People represented by legal counsel in immigration-court proceedings are 10 times more likely to win the right to remain in the country, González said, citing a national American Immigration Council study.

But more than one-third of people with immigration-court cases in Seattle and more than 90 percent of those with cases in Tacoma lack legal representation, the council member said.

“Compare that to the government, who is represented by an experienced immigration attorney 100 percent of the time,” she said, noting that even children appear in immigration court without representation. “This is patently unfair.”

Trump’s “mass deportation plan” is targeting “virtually all undocumented persons living and working in this country, even if they are doing so peacefully,” she said.

Read the rest of the story here.

DCG

Claro que si: Malibu, California becomes a sanctuary city

malibu city council

Council member Laura Rosenthal (center)

Apparently no one’s baby or house in Malibu is being properly cared for without the labor of illegal aliens.

FYI: In 2010, Malibu had a median household income of $133,869.

From Sacramento Bee: Taking a stand in the national debate over illegal immigration, Malibu has joined the ranks of sanctuary cities. The City Council of the celebrity enclave voted 3-2 this month to approve a resolution prohibiting use of city funds and resources to enforce federal civil immigration law.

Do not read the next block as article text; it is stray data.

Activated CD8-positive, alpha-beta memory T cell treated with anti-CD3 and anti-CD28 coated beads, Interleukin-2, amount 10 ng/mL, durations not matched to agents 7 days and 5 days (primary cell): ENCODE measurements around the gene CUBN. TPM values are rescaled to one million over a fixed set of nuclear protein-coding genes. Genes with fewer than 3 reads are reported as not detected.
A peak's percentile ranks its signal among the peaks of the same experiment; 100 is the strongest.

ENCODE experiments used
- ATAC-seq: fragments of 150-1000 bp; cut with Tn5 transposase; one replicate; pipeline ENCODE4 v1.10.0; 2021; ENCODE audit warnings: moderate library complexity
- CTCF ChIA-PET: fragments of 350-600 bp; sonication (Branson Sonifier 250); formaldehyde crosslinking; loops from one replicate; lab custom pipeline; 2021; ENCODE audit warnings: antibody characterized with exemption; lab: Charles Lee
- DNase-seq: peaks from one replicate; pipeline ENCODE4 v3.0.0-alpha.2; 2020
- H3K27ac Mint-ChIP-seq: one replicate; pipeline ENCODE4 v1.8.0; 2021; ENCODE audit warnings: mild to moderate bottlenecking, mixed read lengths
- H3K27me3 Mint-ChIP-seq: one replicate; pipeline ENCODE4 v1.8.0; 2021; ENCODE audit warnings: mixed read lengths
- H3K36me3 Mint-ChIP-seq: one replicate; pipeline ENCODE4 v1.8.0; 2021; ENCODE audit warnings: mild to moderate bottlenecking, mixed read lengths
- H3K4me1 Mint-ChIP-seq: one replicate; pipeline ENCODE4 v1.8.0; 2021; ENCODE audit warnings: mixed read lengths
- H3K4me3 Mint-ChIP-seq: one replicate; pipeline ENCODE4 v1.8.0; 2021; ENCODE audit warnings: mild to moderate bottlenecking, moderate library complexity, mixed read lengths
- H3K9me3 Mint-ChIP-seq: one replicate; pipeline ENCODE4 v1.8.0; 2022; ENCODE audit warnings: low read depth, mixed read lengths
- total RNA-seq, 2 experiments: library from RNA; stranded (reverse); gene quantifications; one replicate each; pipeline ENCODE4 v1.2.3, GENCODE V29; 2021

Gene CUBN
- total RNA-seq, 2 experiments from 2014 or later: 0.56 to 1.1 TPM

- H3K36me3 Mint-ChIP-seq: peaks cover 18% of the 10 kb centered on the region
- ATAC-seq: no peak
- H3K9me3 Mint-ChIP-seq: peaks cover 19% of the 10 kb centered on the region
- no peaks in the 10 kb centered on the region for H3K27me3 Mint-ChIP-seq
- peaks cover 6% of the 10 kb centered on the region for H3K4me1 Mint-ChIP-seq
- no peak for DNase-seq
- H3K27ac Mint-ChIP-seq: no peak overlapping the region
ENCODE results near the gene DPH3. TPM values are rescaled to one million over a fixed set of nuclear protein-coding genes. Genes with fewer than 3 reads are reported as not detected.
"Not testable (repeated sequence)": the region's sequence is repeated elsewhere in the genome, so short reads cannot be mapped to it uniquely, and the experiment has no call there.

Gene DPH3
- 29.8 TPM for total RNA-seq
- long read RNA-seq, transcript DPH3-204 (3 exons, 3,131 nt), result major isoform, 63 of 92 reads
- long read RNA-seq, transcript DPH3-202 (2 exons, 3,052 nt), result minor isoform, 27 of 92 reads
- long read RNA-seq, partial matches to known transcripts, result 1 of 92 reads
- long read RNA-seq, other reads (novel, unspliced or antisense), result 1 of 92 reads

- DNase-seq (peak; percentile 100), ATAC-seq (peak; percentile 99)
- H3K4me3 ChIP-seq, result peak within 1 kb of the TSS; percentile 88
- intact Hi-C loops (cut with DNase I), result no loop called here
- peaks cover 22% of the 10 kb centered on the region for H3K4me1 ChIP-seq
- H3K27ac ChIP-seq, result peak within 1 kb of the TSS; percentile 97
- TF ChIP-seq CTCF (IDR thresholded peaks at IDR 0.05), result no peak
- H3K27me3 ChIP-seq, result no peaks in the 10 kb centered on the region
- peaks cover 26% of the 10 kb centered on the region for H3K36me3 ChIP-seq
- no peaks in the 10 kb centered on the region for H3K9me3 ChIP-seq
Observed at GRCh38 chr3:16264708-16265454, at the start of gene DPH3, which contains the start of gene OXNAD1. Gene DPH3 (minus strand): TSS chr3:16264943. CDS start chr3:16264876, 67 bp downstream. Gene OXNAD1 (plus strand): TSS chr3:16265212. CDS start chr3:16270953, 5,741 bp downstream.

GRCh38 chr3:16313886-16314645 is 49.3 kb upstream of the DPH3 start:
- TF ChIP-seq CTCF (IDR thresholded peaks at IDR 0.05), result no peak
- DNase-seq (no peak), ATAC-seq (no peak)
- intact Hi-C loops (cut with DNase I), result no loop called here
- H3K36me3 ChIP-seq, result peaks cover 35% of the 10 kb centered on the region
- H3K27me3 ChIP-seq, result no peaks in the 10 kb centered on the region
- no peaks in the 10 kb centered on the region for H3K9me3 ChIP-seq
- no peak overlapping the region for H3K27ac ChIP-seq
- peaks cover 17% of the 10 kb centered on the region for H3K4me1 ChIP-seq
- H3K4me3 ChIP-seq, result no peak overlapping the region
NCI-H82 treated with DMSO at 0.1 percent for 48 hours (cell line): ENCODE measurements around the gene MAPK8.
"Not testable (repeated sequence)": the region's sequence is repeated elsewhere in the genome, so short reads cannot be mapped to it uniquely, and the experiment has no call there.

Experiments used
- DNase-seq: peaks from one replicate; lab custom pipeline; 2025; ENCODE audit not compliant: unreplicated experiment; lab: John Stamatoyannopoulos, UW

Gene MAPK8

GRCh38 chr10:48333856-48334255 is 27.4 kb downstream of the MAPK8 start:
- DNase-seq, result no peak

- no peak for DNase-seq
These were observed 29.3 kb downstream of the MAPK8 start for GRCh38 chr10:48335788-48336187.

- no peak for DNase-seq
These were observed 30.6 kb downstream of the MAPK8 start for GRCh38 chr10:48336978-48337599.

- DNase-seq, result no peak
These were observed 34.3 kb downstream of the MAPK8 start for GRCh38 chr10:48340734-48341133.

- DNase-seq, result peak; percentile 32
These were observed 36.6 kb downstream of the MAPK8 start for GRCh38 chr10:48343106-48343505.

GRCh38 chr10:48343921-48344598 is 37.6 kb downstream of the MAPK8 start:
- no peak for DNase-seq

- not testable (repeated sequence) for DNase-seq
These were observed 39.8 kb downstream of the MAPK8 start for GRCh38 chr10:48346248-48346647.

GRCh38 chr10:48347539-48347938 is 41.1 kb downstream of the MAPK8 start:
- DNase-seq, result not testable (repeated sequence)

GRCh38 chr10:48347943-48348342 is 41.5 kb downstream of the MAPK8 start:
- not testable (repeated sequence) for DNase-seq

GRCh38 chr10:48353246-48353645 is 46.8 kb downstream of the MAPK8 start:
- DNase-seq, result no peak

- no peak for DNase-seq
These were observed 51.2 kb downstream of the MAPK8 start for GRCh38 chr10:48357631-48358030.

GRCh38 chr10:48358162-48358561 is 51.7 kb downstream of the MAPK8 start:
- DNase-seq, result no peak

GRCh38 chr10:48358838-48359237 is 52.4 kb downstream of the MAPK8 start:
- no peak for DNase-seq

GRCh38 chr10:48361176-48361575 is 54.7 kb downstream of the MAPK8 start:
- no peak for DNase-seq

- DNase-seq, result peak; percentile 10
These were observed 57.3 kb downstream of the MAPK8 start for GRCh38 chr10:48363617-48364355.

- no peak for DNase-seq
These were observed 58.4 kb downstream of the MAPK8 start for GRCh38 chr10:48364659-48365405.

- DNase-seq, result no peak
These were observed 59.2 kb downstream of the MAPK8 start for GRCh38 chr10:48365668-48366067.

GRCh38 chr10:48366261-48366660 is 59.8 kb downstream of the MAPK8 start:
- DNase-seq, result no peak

Councilwoman Laura Rosenthal introduced the resolution after Malibu resident and actor Martin Sheen appeared before the council in December to urge a sanctuary designation.

“When I reached out to some of the people at the schools and other people in the community, they told me people are scared,” Rosenthal told the Los Angeles Times. “That’s people coming into Malibu who may be undocumented. I wanted to send a clear message that we are here for you.

A report by the city attorney cited the potential for some “negative fiscal impacts” due to an executive order by President Donald Trump directing the attorney general and secretary of the Department of Homeland Security to ensure that sanctuary jurisdictions do not receive federal grants.

The report said the city receives annually about $46,000 in community development block grant funds from the U.S. Department of Housing and Development. Malibu also occasionally receives one-time grants from federal agencies but currently has none that are active.

Immigrants work throughout the city, according to Juan Escobar, 32, who works at the Malibu Country Mart. “You see Spanish speakers taking care of babies in every house,” he told the Times. “They help people here.”

Resolution supporter Mikke Pierson, 57, said it is important to express support for people who are in the country illegally. “Heck, we would be paralyzed and no one’s houses would be cleaned,” the former surf shop owner said.

DCG